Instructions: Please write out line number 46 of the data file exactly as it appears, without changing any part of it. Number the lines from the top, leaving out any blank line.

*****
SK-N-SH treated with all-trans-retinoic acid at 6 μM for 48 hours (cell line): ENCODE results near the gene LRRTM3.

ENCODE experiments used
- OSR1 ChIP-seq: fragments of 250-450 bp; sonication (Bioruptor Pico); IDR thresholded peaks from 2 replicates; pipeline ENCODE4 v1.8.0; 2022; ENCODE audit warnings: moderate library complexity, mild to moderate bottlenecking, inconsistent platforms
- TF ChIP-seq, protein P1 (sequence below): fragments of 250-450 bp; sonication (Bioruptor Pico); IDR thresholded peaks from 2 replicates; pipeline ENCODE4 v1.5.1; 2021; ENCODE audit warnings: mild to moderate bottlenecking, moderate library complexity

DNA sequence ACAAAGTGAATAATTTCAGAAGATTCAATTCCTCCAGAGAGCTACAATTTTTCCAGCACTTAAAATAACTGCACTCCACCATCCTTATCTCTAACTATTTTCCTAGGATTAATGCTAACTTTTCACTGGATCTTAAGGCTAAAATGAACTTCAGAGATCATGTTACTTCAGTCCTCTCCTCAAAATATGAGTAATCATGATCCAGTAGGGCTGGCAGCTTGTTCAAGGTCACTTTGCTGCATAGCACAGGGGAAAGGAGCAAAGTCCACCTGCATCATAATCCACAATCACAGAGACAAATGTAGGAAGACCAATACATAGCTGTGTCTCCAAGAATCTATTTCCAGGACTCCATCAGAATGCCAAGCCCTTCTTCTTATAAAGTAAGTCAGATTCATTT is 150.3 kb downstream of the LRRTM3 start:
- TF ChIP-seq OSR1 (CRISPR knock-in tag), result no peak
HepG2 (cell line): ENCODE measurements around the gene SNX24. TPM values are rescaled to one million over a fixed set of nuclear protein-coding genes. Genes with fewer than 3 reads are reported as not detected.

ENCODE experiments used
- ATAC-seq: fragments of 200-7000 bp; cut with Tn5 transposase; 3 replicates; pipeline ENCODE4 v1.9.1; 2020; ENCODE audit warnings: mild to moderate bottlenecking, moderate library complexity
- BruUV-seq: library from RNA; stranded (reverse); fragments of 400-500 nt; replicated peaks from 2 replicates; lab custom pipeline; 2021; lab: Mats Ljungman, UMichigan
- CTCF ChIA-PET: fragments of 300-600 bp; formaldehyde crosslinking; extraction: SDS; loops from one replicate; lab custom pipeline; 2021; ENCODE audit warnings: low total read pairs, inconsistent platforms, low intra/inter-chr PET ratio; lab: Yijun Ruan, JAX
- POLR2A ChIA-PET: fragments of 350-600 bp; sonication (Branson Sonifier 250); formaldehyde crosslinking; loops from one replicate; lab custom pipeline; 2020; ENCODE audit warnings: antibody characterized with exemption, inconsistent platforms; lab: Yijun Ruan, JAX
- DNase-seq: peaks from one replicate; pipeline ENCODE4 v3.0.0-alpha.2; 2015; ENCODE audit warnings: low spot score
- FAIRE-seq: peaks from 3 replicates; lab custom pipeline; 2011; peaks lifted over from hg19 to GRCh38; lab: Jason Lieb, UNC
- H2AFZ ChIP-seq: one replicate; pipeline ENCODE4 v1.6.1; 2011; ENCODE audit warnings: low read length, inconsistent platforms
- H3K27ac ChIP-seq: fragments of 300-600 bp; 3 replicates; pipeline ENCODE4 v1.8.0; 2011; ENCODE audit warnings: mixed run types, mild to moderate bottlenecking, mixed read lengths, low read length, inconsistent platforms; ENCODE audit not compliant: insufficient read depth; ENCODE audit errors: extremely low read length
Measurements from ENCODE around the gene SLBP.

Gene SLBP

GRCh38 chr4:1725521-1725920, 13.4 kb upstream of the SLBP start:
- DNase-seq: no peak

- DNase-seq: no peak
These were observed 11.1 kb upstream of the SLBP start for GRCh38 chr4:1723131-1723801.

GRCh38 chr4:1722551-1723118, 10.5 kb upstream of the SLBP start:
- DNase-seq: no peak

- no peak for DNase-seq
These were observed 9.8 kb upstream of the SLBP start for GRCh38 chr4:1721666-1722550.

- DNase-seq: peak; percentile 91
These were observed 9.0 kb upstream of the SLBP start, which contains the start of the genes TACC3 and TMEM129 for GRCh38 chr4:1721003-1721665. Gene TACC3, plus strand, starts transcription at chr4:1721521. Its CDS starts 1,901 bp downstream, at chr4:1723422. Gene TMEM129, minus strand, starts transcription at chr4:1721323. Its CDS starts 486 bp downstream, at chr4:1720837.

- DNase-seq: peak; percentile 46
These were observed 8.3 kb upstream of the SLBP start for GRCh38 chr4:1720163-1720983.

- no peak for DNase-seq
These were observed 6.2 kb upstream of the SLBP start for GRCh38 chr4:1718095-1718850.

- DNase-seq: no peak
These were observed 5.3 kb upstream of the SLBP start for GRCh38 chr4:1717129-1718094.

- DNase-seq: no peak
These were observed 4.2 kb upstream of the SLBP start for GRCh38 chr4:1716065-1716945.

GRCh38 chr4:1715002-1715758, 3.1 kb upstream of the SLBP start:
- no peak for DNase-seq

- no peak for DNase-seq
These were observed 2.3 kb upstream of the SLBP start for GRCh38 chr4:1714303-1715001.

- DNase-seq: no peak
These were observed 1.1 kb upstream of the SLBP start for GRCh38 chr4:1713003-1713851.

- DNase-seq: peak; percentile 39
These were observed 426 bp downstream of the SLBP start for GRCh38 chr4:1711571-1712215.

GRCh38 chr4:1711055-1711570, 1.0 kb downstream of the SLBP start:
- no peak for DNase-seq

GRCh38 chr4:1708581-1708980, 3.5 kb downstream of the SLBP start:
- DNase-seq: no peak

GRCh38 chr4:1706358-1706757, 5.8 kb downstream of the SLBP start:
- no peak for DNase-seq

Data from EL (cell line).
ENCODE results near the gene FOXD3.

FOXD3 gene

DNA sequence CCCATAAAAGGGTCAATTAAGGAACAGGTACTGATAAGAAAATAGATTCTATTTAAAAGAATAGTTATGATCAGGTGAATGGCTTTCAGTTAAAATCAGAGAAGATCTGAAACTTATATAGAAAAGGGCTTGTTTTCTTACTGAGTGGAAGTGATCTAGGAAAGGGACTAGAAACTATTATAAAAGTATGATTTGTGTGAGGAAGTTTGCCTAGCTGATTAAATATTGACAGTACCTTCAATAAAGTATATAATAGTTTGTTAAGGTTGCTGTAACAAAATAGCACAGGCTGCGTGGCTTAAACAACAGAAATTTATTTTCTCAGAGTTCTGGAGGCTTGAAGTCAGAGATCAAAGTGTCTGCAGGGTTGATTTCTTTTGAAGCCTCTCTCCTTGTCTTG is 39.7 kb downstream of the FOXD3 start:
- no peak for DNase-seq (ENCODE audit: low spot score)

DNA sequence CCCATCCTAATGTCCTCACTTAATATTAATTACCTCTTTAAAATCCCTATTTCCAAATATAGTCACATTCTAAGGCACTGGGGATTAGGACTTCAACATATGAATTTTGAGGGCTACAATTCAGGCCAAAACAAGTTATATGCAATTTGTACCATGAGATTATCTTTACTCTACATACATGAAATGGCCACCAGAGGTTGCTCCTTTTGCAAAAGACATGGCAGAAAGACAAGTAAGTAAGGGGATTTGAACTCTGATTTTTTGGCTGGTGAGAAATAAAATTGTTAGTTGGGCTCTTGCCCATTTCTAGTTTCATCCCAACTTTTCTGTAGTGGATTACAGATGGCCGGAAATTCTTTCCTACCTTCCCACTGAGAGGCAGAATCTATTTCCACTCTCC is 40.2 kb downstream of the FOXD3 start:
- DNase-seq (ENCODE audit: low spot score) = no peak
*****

- no peak for DNase-seq